Senator-judges and public jurors

After only six days, we now know that impeachment is a very tedious exercise.  But that is how its inventors intended it. Barbara Jordan, the first Southern African-American woman to become a member of the US House of Representatives, put it well at the impeachment of Richard Nixon: “Common sense would be revolted if we engaged upon this process for insurance, campaign finance reform, housing, environmental protection, energy sufficiency, mass transportation. Pettiness cannot be allowed to stand in the face of such overwhelming problems.  So today we are not being petty.  We are trying to be big because the task we have before us is a big one.”

The Americans were aware that impeachment would agitate the most divisive passions, and that is why they sought to limit its use to “high crimes and misdemeanors.”  Gross incompetence, stupidity, and mismanagement may be urgent reasons for removing a president, but they are not valid grounds for impeaching a president.  They also knew that since it is the Senate that is sitting in judgment, and not just any ordinary court, the proceedings would not be strictly judicial.  The decision must strike a delicate balance between the political and the judicial.

Jordan quotes from Woodrow Wilson, who said of the impeachment process: “Nothing short of the grossest offenses against the plain law of the land will suffice to give them speed and effectiveness. Indignation so great as to overgrow party interest may secure a conviction; but nothing else can.”  The only hope for removing a president by impeachment must be sought in the capacity of the senators to transcend narrow political interests in order to appease massive public indignation over a president’s betrayal of his oath of office.

Why should they be sensitive to public indignation?  The reason is simple: The senators will be judging the president, but the public will judge them in turn. Senator-judges who ignore the weight of the evidence for or against the president and who allow themselves to be dictated upon solely by their partisan interests will not fool the public. They may as well bid farewell to their political careers, for they should never again win an election.  In fact, they can say goodbye to any public career, for they should be so morally destitute as to make it impossible for them to be accepted by any self-respecting community.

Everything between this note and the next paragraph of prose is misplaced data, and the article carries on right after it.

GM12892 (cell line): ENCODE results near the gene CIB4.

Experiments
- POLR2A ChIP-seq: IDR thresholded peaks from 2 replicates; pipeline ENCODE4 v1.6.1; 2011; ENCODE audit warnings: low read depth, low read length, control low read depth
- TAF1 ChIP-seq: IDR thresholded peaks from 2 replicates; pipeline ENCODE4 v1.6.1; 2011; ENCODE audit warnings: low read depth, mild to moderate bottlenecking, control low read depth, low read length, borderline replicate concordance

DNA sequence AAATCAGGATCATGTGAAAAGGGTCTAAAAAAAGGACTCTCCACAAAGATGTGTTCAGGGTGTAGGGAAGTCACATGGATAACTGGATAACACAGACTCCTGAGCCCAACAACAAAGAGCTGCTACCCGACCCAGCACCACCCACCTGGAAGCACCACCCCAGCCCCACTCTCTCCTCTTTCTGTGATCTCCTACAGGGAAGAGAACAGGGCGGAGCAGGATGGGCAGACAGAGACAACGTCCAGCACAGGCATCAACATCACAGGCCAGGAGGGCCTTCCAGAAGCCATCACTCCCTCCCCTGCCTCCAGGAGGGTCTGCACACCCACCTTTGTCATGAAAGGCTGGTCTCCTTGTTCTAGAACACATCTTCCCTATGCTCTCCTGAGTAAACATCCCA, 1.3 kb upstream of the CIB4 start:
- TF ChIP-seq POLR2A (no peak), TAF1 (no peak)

Listen to the prosecutors and the defense counsels.  They know more than anyone that the impeachment trial is basically a political process.  That is why they are careful to be understood not so much by the senator-judges as by the general public.  The latter is not a constituency of lawyers; it is a community of ordinary men and women who assess evidence by the light of everyday reason.  It will not look kindly at a court that suppresses evidence for mere technical reasons.

The public can accept that since the president is not on trial for breaking his marital vows, there is no point in asking about his mistresses unless the intention is to prove they were also beneficiaries of bribe money and public funds.  But it cannot understand why bank documents pertaining to a suspected account of the president should not be admitted as evidence, just because this account was not specifically mentioned in the original articles of impeachment.

The prosecution is right to say that the case against the president may be won or lost on the basis of bank documents.  Nothing else can conclusively show that the president knowingly accepted tainted money.  He would have been stupid to issue receipts for jueteng collections.  As he has denied receiving money from Chavit Singson, it is now the president’s word against that of his accuser.  He has also denied ever meeting Emma Lim, who claims to have delivered money to his office.  But one wonders how the president will explain the deposit of P200 million into the foundation named after him, headed by his brother-in-law, and financially managed by his personal lawyer.

At the forum of the Foreign Correspondents Association of the Philippines (FOCAP), President Estrada had said that he knew that the P200 million came from Gov. Singson.  He however claimed that Chavit Singson was attempting to bribe him with these funds.  Yet, when asked if he did anything to cause the arrest of Singson or to place the money in the custody of the authorities, he could only say this was not his job.  It is reasonable to assume that he accepted the money and that he meant to use it.

Of course, things are not always what they seem.  That is what the defense has been telling us this past week.  Those recorded calls made from the cell phone of Yolanda Ricaforte, alleged accountant of jueteng collections, to the phones of the president, Jinggoy Estrada, and the lawyer Edward Serapio need not have been taken by them personally.  Furthermore, it is not easy to prove that these calls were about jueteng collections.  For all we know, in making these calls, Mrs. Ricaforte was just moonlighting as a Campo Carne vendor.

But bank documents are a different matter.  Six checks deposited in the account of the Erap Muslim Youth Foundation, caught on microfilm passing through the banks’ clearing system, cannot lie. One of these days, President Joseph Ejercito Estrada will have to repeat what he told the FOCAP forum — that he knew about the P200 million but did not accept it, and that the money remained in that account because he intended to use it as evidence against Chavit Singson.

He owes it to the Filipino people to tell them this face to face, and not through his lawyers.  When he does, we hope, as the saying goes, that lightning strikes him.


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